Simultaneously,  a musical revolution was shaping the nation. Although opera and classical was traditionally more popular in Europe,  American composers like Edward Macdowell composed their own “art music” aimed at educated, wealthier audiences. Consistent with populist images, Twain often criticized classical music in writings, referred to the piano as an instrument of higher classes, and said he preferred the Banjo. However, Twain played the piano and so did his daughter Clara. In fact, the Twain home had two pianos.

Therefore, the songs included in the music box reflect both operas and concertos but also well known tunes like O Tannenbaum, so that any visitor could find a melody to identify with.

Poor Wayfaring Stranger

Jack Tyler—Grade 12

Sam Clemens grew up in rural Missouri during the late 1830’s, and was exposed to Scott Joplin’s music in childhood. This early exposure to music allowed Sam to cherish music.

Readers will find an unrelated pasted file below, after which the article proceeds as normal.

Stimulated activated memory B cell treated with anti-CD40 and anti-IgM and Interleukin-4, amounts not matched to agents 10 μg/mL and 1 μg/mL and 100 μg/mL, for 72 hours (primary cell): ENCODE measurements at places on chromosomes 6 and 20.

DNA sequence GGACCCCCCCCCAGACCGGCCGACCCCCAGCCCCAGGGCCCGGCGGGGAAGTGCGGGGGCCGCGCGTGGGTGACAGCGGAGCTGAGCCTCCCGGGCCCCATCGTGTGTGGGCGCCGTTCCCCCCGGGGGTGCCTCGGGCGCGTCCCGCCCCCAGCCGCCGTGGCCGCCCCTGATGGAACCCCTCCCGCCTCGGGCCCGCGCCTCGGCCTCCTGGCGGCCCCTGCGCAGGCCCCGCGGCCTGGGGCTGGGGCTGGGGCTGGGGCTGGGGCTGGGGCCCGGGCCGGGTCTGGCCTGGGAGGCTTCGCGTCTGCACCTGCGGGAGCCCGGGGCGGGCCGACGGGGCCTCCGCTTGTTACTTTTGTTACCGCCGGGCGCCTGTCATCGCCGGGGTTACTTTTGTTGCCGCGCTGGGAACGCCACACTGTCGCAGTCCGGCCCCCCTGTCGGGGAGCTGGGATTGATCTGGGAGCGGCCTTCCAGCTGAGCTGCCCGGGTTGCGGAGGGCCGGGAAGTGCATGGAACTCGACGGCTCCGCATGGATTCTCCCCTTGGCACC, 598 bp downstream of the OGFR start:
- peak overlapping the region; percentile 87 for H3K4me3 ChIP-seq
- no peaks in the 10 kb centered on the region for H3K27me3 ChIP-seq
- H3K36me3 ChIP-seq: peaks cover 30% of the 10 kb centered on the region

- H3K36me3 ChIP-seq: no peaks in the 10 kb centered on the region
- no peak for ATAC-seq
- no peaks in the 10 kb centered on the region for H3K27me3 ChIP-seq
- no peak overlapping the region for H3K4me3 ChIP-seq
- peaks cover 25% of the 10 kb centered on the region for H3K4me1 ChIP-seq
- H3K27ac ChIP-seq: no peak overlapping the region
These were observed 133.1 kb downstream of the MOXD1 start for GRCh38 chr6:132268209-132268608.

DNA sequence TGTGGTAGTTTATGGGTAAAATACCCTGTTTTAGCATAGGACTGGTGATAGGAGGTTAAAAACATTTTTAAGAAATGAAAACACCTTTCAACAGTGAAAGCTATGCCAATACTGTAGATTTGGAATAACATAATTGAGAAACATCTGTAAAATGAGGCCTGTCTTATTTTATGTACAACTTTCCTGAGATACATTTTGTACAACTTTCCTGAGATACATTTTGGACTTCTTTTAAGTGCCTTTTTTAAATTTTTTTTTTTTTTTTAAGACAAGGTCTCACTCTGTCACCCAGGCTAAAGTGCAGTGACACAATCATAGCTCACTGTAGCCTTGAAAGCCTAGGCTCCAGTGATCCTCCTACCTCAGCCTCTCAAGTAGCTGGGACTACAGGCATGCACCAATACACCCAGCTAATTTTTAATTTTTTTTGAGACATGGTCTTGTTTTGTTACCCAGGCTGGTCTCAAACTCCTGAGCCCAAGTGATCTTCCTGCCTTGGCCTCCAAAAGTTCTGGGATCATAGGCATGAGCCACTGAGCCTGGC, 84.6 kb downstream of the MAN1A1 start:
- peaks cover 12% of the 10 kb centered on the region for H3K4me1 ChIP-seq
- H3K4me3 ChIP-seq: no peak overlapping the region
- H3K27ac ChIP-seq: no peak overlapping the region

Clemens did not have a secure life. Constantly between jobs, Sam was a lost, wandering soul. Later on in his life, when he began to be recognized for his writing, Clemens met his wife, Olivia Langdon, and the two began a family and a secure life.

While his house was being built, the family went on an overseas trip where they purchased a custom music box, and Clemens picked each song in the box. Every song had a special meaning to Clemens, and became one of his most prized possessions. Whenever the family had guests visit, the music box was a common form of entertainment and resided in the main hall of their home.